MicroXML: The future of XML?
July 5, 2012 —
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Related Search Term(s): MicroXML, W3C, XML
“I do not think XML is sufficiently complex to warrant a new language,” van Kesteren continued.
In his blog, Ogbuji admitted that “MicroXML has no official standing in any recognized standards organization, but it is of great interest to XML developers for several reasons. John Cowan has already developed MicroLark—a Java implementation—and I developed one for Python.”
Ogbuji insisted that there is a great deal of interest in the MicroXML specification. “Remember, many of the most important modern specs, such as JSON and Markdown, had similarly informal roots,” he said.
To gain validity and more interest, Cowan suggested to the World Wide Web Consortium’s XML Core Working Group (of which he is a member) that they consider MicroXML, but there was insufficient interest, he said. Instead, he added, the group suggested a community group be created. They are much more informal than working groups, but that has not yet happened either, he said.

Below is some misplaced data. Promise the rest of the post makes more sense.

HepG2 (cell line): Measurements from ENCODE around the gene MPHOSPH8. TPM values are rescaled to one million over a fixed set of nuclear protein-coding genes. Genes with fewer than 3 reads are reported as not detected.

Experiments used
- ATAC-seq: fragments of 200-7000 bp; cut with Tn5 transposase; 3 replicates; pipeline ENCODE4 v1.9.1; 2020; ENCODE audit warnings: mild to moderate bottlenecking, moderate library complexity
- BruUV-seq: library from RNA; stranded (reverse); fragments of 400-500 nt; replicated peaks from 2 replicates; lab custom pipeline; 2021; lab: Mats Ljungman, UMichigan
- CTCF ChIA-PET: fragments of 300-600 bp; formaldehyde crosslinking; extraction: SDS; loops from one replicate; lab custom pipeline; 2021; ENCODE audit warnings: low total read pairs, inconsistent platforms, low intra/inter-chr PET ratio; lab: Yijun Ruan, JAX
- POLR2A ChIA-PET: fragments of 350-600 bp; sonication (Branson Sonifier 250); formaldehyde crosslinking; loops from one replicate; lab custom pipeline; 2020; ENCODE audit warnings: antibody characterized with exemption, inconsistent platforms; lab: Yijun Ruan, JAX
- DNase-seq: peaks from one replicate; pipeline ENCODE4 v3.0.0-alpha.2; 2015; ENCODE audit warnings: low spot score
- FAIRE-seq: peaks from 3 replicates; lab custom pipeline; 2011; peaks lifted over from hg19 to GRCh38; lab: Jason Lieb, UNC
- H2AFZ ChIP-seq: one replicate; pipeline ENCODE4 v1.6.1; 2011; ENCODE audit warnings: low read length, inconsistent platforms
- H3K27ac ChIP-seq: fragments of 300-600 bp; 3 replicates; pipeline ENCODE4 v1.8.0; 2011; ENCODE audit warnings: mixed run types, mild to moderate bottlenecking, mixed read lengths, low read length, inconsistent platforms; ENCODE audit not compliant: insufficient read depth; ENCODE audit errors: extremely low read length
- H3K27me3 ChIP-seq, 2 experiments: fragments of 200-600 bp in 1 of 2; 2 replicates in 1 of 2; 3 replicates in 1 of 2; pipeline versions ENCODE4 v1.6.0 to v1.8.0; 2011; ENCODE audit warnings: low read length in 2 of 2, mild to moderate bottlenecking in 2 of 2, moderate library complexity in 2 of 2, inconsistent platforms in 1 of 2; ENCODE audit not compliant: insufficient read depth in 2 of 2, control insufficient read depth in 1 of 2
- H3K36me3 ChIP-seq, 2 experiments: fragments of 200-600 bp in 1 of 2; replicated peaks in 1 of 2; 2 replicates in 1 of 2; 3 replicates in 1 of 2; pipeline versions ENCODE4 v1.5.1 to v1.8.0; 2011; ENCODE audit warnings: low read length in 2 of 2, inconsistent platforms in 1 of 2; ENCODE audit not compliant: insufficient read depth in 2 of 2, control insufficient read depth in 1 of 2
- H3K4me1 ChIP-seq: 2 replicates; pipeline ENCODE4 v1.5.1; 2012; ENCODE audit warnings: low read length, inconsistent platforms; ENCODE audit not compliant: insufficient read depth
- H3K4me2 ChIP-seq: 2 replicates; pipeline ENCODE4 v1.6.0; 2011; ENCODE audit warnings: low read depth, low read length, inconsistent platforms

Ian Jacobs, head of W3C communications, said, “To my knowledge, MicroXML is not currently on the W3C agenda—although some of the people involved, such as John Cowan, participate in relevant W3C Working Groups. If the community of supporters of MicroXML wishes to bring this to W3C, there are several options.”
What is the MicroXML specification’s fate going forward? Will it be adopted by users or approved by the W3C? “I'd like to see it adopted by users to help them solve their problems,” Cowan said. “And if standardization by the W3C or another standards organization helps that goal, then I'm all for standardization and I'd be willing to work on it.”